4. Beware of inappropriately elevated language—words and phrases that are stilted, pompous, or jargony. Sometimes, so that you can sound more reliable or authoritative, or higher sophisticated, we puff up this sort to our prose of language. Usually we only wind up sounding like we’re wanting to sound smart—which is a sign that is sure our readers that we’re not. Because you think they’ll sound impressive, reconsider if you find yourself inserting words or phrases. Should your ideas are good, you don’t need to strain for impressive language; if they’re not, that language won’t help anyway.

Inappropriately elevated language can result from nouns being used as verbs. Most parts of speech function better—more elegantly—when the roles are played by them these were meant to play; nouns work well as nouns and verbs as verbs. Read the sentences that are following, and tune in to how pompous they sound.

He exited the area. It is important that proponents and opponents of this bill dialogue about its contents before voting onto it.

Exits and dialogues operate better as nouns and there are numerous ways of expressing those basic ideas without turning nouns into verbs.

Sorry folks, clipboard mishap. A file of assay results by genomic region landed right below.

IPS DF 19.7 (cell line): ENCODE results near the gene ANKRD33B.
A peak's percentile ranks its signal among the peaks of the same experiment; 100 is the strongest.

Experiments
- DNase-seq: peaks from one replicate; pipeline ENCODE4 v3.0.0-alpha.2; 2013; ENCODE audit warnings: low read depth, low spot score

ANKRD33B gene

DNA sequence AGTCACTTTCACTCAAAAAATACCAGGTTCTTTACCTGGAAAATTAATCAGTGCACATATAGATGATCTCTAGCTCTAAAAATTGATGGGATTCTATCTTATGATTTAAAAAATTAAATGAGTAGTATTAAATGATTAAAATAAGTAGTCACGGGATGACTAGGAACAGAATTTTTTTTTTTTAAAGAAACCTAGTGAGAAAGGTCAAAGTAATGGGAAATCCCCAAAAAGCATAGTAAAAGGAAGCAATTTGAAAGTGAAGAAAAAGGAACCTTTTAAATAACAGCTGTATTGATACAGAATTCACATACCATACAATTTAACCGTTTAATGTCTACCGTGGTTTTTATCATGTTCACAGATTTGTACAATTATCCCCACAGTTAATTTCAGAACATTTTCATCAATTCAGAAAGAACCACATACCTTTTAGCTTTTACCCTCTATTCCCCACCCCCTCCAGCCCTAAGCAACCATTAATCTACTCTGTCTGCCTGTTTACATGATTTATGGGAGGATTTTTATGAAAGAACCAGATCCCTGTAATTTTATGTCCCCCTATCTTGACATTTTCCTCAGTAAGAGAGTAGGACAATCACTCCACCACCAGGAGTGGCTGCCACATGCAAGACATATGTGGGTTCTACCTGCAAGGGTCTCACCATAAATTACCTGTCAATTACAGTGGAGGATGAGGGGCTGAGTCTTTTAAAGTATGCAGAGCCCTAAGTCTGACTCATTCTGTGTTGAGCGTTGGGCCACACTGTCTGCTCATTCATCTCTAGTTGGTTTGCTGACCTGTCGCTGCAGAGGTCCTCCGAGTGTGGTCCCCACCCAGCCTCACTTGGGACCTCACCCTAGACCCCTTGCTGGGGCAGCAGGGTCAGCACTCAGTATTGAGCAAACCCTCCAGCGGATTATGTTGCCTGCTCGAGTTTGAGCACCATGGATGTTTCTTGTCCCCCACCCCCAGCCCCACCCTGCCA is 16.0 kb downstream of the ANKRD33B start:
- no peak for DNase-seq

The room was left by him. People should debate the professionals and cons for this bill before voting.

Every now and then, though, this will be a rule worth breaking, as with “He muscled his method to the front associated with line.” “Muscled” gives us lots of information that might otherwise take several words or even sentences to express. And since it’s not awkward to learn, but lively and descriptive, readers will not mind the shift that is temporary roles as “muscle” becomes a verb.

5. Be tough on your own most dazzling sentences. While you revise, you might find that sentences you needed in earlier drafts no longer belong—and these will be the sentences you’re most partial to. We’re all guilty of trying to sneak in our sentences that are favorite they don’t really belong, because we can’t bear to cut them. But great writers are ruthless and will get rid of brilliant lines if they’re no longer relevant or necessary. They already know that readers will soon be less struck by the brilliance than by the inappropriateness of these sentences and they allow them to go.